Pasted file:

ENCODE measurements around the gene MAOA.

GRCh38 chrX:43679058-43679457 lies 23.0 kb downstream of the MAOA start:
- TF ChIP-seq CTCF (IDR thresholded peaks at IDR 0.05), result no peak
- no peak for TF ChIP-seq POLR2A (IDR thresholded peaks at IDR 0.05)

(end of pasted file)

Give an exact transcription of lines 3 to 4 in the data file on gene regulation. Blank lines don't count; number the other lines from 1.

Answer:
- TF ChIP-seq CTCF (IDR thresholded peaks at IDR 0.05), result no peak
- no peak for TF ChIP-seq POLR2A (IDR thresholded peaks at IDR 0.05)